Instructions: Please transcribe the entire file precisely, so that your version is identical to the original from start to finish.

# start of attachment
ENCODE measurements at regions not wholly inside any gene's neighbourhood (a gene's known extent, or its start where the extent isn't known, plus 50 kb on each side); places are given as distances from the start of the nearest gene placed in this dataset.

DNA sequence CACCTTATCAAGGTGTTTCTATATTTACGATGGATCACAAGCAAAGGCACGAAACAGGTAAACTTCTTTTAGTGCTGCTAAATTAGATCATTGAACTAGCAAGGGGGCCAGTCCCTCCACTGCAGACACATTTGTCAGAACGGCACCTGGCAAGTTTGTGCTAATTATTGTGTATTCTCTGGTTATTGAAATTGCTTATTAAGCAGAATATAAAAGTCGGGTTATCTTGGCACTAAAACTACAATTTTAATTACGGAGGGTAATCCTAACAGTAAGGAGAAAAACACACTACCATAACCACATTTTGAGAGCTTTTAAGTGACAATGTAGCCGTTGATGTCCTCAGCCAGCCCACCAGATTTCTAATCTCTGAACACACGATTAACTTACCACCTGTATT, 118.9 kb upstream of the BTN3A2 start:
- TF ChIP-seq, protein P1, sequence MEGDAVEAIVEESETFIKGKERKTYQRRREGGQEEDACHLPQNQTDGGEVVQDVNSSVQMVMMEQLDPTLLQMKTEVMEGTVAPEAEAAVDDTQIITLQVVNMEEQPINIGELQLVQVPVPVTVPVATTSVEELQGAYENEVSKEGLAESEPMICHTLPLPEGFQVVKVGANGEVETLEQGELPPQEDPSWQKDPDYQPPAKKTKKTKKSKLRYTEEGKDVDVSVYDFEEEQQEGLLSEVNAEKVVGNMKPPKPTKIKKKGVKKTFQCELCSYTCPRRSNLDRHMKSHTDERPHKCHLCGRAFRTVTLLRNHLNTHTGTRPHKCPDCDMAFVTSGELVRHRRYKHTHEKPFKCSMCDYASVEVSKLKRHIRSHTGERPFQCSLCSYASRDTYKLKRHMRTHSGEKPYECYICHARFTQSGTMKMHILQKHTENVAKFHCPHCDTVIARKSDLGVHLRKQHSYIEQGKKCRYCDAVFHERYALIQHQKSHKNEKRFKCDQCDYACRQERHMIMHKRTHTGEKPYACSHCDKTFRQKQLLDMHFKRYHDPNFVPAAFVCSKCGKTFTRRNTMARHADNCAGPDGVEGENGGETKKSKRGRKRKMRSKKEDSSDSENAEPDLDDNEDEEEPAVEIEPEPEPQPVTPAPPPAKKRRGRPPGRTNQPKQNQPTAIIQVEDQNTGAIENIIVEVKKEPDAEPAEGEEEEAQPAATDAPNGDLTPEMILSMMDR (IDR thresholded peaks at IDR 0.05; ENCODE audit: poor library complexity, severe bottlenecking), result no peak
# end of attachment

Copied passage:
ENCODE measurements at regions not wholly inside any gene's neighbourhood (a gene's known extent, or its start where the extent isn't known, plus 50 kb on each side); places are given as distances from the start of the nearest gene placed in this dataset.

DNA sequence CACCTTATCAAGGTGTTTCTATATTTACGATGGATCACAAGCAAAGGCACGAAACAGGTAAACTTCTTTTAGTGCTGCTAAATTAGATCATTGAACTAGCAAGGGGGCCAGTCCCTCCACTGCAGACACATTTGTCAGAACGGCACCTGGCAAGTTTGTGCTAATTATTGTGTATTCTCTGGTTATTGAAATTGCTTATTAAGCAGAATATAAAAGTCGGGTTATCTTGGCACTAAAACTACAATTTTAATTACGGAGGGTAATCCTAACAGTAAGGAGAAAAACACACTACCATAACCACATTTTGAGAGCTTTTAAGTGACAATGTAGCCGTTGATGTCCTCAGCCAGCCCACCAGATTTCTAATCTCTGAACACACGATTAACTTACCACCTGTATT, 118.9 kb upstream of the BTN3A2 start:
- TF ChIP-seq, protein P1, sequence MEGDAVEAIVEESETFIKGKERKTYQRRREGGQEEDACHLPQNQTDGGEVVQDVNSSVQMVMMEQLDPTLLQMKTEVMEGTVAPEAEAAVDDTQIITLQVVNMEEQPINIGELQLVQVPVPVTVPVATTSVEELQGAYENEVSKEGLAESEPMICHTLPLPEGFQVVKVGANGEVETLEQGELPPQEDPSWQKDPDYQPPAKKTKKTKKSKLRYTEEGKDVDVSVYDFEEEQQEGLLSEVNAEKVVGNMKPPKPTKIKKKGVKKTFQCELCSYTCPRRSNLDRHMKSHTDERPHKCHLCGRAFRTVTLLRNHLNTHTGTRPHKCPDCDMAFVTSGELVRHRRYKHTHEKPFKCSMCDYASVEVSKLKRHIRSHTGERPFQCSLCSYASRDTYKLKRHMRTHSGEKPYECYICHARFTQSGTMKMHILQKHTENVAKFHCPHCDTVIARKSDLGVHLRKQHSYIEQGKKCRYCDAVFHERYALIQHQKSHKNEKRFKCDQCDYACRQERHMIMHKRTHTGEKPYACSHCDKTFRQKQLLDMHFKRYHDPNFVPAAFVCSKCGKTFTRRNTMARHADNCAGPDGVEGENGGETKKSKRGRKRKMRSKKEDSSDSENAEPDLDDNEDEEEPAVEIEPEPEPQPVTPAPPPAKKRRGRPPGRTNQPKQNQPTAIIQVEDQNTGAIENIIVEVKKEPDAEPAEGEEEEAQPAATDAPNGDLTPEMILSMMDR (IDR thresholded peaks at IDR 0.05; ENCODE audit: poor library complexity, severe bottlenecking), result no peak